NORTH PORT — The troubled Charlotte Harbor National Golf Club showed up as a victim in a North Port police report of a stolen memorial plaque.
The victim’s name was redacted in the documentation. The victim reported to police Oct. 4 that a plaque honoring a former club manager, Drew Pearson, was stolen from the golf course site.
The unnamed caller told police he believed the person who took the plaque was a former golf course employee.
Tonya Chrisman, 66, of the 3300 block of Royal Palm Drive, was arrested Monday on larceny-grand theft of more than $5,000, less than $10,000.
The victim said he knew the plaque was missing and who took it, due to statements Chrisman and others had made on the Bobcat Trail community social media page, the police report states.
Chrisman admitted to police Oct. 5 that she had taken the plaque, according to the report.
On Nov. 22, a warrant was issued for Chrisman’s arrest. The warrant was executed on Nov. 29. She was released on $1,500 bond.
Chrisman told police in early October she and others were upset the weeds were growing over the plaque as the golf club was closed and not being properly managed. Chrisman declined to comment publicly to The Daily Sun.
The unnamed victim also told police on Oct. 6 the plaque was returned, but that he had already requested five quotes from different companies on the cost of replacing the plaque. The costs ranged from $5,394.99 to $7,156.66, according to the police report — making the theft a felony.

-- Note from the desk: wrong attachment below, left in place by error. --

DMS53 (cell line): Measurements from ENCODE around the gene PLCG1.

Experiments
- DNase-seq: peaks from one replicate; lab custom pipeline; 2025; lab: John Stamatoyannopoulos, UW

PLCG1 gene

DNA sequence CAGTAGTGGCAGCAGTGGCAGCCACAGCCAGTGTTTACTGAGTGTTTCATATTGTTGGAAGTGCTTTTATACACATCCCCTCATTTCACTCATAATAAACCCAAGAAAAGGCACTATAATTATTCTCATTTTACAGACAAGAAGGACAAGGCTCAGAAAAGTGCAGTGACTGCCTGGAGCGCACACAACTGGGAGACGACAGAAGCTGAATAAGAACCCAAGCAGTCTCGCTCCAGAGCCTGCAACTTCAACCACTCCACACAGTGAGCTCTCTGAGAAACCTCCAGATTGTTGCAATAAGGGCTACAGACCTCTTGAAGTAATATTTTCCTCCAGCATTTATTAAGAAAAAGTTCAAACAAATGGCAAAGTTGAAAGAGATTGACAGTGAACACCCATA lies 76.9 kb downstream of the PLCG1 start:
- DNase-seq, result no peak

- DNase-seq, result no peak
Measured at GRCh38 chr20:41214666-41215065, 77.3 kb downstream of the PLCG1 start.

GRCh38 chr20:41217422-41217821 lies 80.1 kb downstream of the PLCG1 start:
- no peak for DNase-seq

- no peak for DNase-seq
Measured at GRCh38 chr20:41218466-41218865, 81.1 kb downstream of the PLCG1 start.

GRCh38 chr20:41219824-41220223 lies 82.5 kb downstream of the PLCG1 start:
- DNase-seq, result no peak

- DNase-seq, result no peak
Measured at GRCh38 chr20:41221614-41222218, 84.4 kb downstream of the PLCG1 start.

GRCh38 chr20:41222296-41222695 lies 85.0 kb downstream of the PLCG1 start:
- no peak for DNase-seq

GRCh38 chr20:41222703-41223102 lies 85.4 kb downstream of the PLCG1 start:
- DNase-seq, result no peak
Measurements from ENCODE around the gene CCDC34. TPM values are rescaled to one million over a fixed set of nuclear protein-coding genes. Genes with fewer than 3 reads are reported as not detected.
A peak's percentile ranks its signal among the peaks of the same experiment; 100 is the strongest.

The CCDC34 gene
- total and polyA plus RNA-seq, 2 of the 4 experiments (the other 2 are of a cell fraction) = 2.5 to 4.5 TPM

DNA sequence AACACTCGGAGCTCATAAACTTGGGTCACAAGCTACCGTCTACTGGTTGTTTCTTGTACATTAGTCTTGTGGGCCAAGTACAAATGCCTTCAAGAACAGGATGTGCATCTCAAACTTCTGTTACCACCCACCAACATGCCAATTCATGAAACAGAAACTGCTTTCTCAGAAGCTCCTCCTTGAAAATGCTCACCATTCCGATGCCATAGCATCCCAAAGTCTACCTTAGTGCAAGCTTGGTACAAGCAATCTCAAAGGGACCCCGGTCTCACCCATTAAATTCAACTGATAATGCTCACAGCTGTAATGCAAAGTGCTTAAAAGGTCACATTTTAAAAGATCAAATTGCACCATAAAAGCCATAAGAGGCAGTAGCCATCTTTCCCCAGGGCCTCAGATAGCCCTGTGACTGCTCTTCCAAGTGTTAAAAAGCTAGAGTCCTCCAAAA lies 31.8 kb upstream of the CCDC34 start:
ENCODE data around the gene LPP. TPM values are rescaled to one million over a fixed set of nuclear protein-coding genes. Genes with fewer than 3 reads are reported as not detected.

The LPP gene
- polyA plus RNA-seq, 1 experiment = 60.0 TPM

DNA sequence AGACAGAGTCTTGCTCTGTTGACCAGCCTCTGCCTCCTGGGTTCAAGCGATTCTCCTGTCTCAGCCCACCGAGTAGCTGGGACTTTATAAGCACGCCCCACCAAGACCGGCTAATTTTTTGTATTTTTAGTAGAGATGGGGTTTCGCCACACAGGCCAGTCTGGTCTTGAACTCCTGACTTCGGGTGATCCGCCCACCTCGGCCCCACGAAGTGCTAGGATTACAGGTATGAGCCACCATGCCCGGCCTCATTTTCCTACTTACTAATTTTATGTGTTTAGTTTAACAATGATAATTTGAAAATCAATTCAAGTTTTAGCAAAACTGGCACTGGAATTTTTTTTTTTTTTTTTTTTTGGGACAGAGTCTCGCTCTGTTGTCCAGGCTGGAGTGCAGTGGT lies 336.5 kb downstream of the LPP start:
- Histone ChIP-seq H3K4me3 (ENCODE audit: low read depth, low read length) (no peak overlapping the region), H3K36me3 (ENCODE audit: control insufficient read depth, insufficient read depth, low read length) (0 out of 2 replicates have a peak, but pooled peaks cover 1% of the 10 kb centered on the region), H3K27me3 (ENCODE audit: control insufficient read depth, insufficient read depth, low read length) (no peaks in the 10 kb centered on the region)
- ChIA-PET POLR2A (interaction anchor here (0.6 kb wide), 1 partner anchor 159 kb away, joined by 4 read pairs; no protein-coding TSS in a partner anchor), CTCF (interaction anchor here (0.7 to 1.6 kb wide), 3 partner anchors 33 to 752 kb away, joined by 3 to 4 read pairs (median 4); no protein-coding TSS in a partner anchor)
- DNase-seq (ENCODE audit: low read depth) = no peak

The Daily Sun reported in October about the decline of the Charlotte Harbor National Golf Club on Bobcat Trail. It has been closed since August and the owner, Rich Smith, has declined to speak with the newspaper. He has said in bankruptcy court that people were trying to undermine the club to take it over.
Drew Pearson was 27 in 2008 when he died in a car crash the day following the birth of his daughter. He was the general manager of the course at the time, when it was owned by Roger Delagrange. News reports at the time show the North Port community was in shock.
A plaque and statue of Pearson was erected at the time. Delagrange took the statue when Smith took over the golf course, but the plaque remained.